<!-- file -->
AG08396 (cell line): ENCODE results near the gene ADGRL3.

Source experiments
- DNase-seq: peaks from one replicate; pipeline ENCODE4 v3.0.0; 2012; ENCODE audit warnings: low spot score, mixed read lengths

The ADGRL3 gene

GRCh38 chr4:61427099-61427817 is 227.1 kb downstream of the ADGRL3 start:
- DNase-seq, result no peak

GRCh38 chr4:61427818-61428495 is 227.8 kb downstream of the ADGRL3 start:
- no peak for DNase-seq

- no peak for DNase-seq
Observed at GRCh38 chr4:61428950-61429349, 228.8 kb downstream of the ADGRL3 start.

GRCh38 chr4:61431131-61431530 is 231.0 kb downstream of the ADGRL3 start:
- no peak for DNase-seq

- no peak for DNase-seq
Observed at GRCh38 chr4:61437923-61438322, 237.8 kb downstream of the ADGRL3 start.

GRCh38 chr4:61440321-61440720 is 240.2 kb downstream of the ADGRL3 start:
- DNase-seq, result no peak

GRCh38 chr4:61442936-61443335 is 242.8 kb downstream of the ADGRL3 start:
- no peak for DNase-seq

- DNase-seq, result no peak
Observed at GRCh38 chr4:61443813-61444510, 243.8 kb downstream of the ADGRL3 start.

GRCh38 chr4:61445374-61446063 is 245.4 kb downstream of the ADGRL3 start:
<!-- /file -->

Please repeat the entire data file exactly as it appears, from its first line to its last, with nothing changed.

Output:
AG08396 (cell line): ENCODE results near the gene ADGRL3.

Source experiments
- DNase-seq: peaks from one replicate; pipeline ENCODE4 v3.0.0; 2012; ENCODE audit warnings: low spot score, mixed read lengths

The ADGRL3 gene

GRCh38 chr4:61427099-61427817 is 227.1 kb downstream of the ADGRL3 start:
- DNase-seq, result no peak

GRCh38 chr4:61427818-61428495 is 227.8 kb downstream of the ADGRL3 start:
- no peak for DNase-seq

- no peak for DNase-seq
Observed at GRCh38 chr4:61428950-61429349, 228.8 kb downstream of the ADGRL3 start.

GRCh38 chr4:61431131-61431530 is 231.0 kb downstream of the ADGRL3 start:
- no peak for DNase-seq

- no peak for DNase-seq
Observed at GRCh38 chr4:61437923-61438322, 237.8 kb downstream of the ADGRL3 start.

GRCh38 chr4:61440321-61440720 is 240.2 kb downstream of the ADGRL3 start:
- DNase-seq, result no peak

GRCh38 chr4:61442936-61443335 is 242.8 kb downstream of the ADGRL3 start:
- no peak for DNase-seq

- DNase-seq, result no peak
Observed at GRCh38 chr4:61443813-61444510, 243.8 kb downstream of the ADGRL3 start.

GRCh38 chr4:61445374-61446063 is 245.4 kb downstream of the ADGRL3 start: